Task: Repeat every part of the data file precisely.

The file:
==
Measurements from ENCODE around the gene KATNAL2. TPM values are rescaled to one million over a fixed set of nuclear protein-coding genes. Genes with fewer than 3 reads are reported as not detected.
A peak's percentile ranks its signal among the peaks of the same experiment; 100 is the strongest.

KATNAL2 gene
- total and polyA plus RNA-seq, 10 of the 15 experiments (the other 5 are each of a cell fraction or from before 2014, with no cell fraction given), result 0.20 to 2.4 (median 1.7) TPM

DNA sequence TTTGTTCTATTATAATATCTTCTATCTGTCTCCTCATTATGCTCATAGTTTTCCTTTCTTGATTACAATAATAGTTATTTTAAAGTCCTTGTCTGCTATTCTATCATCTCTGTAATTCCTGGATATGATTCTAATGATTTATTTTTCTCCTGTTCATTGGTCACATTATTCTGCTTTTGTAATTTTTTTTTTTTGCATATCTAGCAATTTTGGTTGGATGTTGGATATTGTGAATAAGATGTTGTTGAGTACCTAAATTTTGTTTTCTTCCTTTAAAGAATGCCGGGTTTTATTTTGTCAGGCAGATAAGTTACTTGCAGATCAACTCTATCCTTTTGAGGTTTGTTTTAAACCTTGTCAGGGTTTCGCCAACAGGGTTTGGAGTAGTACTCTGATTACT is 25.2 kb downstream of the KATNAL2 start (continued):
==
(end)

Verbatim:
Measurements from ENCODE around the gene KATNAL2. TPM values are rescaled to one million over a fixed set of nuclear protein-coding genes. Genes with fewer than 3 reads are reported as not detected.
A peak's percentile ranks its signal among the peaks of the same experiment; 100 is the strongest.

KATNAL2 gene
- total and polyA plus RNA-seq, 10 of the 15 experiments (the other 5 are each of a cell fraction or from before 2014, with no cell fraction given), result 0.20 to 2.4 (median 1.7) TPM

DNA sequence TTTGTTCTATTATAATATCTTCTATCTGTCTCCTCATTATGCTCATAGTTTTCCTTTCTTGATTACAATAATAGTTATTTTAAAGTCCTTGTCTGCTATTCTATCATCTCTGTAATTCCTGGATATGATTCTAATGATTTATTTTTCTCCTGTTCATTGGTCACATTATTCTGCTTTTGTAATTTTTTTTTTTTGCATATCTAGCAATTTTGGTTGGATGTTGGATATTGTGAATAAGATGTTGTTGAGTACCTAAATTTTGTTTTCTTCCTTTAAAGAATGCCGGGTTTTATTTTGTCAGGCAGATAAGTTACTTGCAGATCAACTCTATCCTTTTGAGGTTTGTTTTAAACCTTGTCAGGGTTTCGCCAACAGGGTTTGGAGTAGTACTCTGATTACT is 25.2 kb downstream of the KATNAL2 start (continued):